Globally, non-alcoholic fatty liver disease (NAFLD) continues to rise and isoflavones exert antisteatotic effects by the regulation of hepatic lipogenesis/insulin resistance or adiposity/a variety of adipocytokines are related to hepatic steatosis. However, there is very little information regarding the potential effects of daidzein, the secondary abundant isoflavone, on NAFLD. Here, we have assessed the hepatic global transcription profiles, adipocytokines and adiposity in mice with high fat-induced NAFLD and their alteration by daidzein supplementation.
C57BL/6J mice were fed with normal fat (16% fat of total energy), high fat (HF; 36% fat of total energy) and HF supplemented with daidzein (0.1, 0.5, 1 and 2 g per kg diet) for 12 weeks.
Daidzein supplementation (⩾0.5 g per kg diet) reduced hepatic lipid concentrations and alleviated hepatic steatosis. The hepatic microarray showed that daidzein supplementation (1 g per kg diet) downregulated carbohydrate responsive element binding protein, a determinant of de novo lipogenesis, its upstream gene liver X receptor β and its target genes encoding for lipogenic enzymes, thereby preventing hepatic steatosis and insulin resistance. These results were confirmed by lower insulin and blood glucose levels as well as homeostasis model assessment insulin resistance scores. In addition, daidzein supplementation inhibited adiposity by the upregulation of genes involved in fatty acid β-oxidation and the antiadipogeneis, and moreover augmented antisteatohepatitic leptin and adiponectin mRNA levels, whereas it reduced the mRNA or concentration of steatotic tumor necrosis factor α and ghrelin.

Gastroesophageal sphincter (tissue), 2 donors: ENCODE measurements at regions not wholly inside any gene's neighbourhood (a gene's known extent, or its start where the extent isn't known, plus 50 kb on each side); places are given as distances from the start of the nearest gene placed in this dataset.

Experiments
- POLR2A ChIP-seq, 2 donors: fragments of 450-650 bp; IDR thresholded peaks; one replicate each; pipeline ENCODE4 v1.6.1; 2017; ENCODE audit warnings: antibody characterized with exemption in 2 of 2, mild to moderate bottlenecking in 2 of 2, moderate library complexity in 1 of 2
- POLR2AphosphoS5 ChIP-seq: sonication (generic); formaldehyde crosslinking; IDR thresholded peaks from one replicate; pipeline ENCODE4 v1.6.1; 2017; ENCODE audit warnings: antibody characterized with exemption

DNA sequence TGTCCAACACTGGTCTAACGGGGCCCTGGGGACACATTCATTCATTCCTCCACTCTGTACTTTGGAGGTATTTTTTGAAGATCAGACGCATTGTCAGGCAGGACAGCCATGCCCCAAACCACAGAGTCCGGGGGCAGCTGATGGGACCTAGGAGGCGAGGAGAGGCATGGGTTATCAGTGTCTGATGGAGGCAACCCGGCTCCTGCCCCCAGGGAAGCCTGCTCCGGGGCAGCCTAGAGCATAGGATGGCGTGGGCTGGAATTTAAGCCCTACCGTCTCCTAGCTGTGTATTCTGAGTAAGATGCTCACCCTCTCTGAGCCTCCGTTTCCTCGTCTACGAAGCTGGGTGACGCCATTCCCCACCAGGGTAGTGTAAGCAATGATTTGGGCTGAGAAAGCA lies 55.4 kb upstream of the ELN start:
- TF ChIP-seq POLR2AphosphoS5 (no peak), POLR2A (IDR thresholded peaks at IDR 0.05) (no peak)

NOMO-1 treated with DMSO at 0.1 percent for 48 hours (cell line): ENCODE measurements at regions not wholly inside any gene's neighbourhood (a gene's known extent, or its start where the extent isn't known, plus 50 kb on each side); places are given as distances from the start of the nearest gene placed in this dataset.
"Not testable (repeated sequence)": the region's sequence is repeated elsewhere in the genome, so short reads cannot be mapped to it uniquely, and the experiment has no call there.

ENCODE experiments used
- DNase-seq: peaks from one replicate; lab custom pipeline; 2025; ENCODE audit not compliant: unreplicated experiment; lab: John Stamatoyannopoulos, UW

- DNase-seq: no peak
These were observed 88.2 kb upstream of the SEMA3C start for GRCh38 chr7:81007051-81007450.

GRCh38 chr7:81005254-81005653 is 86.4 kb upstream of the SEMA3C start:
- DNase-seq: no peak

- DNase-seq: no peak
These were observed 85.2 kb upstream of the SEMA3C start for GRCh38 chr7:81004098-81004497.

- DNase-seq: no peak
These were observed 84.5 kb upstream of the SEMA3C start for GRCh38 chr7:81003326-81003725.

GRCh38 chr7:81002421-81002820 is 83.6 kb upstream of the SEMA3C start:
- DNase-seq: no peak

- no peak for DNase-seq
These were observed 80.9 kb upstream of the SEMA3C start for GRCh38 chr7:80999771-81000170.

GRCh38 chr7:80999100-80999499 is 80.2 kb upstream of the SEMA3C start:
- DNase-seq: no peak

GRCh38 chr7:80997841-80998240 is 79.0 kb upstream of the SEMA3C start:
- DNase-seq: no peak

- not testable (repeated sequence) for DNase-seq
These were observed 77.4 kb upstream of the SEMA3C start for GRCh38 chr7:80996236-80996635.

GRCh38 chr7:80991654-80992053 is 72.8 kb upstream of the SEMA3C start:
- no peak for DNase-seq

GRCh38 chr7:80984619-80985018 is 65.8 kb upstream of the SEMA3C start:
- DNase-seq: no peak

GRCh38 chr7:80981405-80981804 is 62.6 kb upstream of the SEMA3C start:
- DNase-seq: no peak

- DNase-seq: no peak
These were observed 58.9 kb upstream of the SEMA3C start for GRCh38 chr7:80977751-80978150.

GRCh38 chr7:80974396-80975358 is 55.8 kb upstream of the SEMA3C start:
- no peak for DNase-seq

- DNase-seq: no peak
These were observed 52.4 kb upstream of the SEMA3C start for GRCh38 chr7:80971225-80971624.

These findings show that daidzein might alleviate NAFLD through the direct regulation of hepatic de novo lipogenesis and insulin signaling, and the indirect control of adiposity and adipocytokines by the alteration of adipocyte metabolism.
Non-alcoholic fatty liver disease (NAFLD) is defined as an excess of fat in the liver, in which at least 5% of hepatocytes evidence lipid droplets in patients who do not consume significant quantities of alcohol.1 In most industrialized countries, the prevalence of NAFLD continues to rise along with obesity,2 because it is developed as the result of conditions associated with obesity, including hepatic fat accumulation, oxidative stress, insulin resistance and adiposity.3, 4
NAFLD is frequently conceptualized as a four-step process, including simple steatosis, steatohepatitis accompanied with inflammation and fibrosis, cirrhosis and hepatocellular carcinoma. Thus, the most effective precaution against NAFLD might be to interrupt initial steps, simple steatosis, and its inflammatory form, steatohepatitis.1